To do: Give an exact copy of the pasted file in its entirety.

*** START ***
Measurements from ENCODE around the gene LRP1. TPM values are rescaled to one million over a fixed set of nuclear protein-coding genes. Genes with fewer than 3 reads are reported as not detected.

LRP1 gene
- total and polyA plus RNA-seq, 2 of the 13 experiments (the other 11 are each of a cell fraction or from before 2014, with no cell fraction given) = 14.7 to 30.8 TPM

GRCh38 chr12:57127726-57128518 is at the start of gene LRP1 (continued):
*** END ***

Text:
Measurements from ENCODE around the gene LRP1. TPM values are rescaled to one million over a fixed set of nuclear protein-coding genes. Genes with fewer than 3 reads are reported as not detected.

LRP1 gene
- total and polyA plus RNA-seq, 2 of the 13 experiments (the other 11 are each of a cell fraction or from before 2014, with no cell fraction given) = 14.7 to 30.8 TPM

GRCh38 chr12:57127726-57128518 is at the start of gene LRP1 (continued):